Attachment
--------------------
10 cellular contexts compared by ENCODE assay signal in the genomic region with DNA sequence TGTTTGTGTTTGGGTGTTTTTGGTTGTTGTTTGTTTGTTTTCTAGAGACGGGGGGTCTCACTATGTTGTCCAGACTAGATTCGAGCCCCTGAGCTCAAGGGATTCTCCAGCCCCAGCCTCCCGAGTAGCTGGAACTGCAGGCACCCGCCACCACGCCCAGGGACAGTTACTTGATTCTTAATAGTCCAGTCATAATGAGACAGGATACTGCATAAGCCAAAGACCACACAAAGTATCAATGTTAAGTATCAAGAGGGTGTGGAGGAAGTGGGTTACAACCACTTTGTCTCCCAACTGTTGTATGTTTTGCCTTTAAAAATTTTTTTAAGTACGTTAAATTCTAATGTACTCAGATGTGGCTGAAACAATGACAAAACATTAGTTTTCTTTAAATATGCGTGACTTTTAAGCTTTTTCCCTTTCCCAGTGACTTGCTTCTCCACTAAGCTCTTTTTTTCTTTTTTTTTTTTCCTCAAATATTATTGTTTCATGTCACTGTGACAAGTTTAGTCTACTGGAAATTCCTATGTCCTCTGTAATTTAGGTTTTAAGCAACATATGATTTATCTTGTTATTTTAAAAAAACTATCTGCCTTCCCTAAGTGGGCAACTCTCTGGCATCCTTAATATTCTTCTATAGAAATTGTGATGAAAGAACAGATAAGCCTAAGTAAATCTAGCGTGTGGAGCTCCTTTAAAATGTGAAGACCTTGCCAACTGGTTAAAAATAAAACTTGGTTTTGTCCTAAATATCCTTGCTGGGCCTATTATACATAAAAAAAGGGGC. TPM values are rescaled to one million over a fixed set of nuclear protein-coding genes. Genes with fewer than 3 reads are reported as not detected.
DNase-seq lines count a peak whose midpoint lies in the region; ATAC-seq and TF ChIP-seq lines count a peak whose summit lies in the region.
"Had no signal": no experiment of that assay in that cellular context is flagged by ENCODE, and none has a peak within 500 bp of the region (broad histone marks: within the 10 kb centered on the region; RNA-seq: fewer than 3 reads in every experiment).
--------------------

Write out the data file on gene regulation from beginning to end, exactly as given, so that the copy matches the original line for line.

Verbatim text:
10 cellular contexts compared by ENCODE assay signal in the genomic region with DNA sequence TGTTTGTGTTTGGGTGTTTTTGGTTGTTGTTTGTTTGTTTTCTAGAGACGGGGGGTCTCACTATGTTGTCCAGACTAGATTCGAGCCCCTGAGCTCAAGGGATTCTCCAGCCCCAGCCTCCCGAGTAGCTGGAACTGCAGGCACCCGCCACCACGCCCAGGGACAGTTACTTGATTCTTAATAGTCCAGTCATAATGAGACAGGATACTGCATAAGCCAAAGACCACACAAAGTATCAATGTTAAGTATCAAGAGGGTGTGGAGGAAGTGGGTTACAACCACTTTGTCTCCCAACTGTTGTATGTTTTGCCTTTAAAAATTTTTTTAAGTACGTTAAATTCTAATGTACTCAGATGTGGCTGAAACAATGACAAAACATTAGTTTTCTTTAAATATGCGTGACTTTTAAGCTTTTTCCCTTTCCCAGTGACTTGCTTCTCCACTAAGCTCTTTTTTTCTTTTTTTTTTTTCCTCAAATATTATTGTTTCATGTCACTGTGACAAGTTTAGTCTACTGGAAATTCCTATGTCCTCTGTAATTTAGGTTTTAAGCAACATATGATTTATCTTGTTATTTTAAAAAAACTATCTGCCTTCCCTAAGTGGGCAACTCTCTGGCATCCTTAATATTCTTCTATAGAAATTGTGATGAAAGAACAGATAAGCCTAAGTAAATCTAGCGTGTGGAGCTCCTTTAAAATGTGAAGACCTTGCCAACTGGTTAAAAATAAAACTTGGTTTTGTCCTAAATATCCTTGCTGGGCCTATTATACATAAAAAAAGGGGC. TPM values are rescaled to one million over a fixed set of nuclear protein-coding genes. Genes with fewer than 3 reads are reported as not detected.
DNase-seq lines count a peak whose midpoint lies in the region; ATAC-seq and TF ChIP-seq lines count a peak whose summit lies in the region.
"Had no signal": no experiment of that assay in that cellular context is flagged by ENCODE, and none has a peak within 500 bp of the region (broad histone marks: within the 10 kb centered on the region; RNA-seq: fewer than 3 reads in every experiment).